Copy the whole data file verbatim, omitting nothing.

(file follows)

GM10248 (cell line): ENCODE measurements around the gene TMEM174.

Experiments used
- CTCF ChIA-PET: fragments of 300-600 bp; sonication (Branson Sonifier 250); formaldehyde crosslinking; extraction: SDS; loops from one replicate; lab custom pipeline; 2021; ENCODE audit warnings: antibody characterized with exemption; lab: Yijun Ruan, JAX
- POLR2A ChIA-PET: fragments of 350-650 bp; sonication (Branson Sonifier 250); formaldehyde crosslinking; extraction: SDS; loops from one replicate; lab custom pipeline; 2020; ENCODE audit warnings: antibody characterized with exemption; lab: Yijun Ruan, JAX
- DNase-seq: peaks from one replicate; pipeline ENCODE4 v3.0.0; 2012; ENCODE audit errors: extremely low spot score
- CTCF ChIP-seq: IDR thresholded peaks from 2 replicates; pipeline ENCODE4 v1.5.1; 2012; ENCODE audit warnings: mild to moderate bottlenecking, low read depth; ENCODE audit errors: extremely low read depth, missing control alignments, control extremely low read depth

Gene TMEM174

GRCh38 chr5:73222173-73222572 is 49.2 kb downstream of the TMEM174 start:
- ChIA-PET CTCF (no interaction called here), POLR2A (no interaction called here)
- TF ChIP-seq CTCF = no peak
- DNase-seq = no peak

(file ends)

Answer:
GM10248 (cell line): ENCODE measurements around the gene TMEM174.

Experiments used
- CTCF ChIA-PET: fragments of 300-600 bp; sonication (Branson Sonifier 250); formaldehyde crosslinking; extraction: SDS; loops from one replicate; lab custom pipeline; 2021; ENCODE audit warnings: antibody characterized with exemption; lab: Yijun Ruan, JAX
- POLR2A ChIA-PET: fragments of 350-650 bp; sonication (Branson Sonifier 250); formaldehyde crosslinking; extraction: SDS; loops from one replicate; lab custom pipeline; 2020; ENCODE audit warnings: antibody characterized with exemption; lab: Yijun Ruan, JAX
- DNase-seq: peaks from one replicate; pipeline ENCODE4 v3.0.0; 2012; ENCODE audit errors: extremely low spot score
- CTCF ChIP-seq: IDR thresholded peaks from 2 replicates; pipeline ENCODE4 v1.5.1; 2012; ENCODE audit warnings: mild to moderate bottlenecking, low read depth; ENCODE audit errors: extremely low read depth, missing control alignments, control extremely low read depth

Gene TMEM174

GRCh38 chr5:73222173-73222572 is 49.2 kb downstream of the TMEM174 start:
- ChIA-PET CTCF (no interaction called here), POLR2A (no interaction called here)
- TF ChIP-seq CTCF = no peak
- DNase-seq = no peak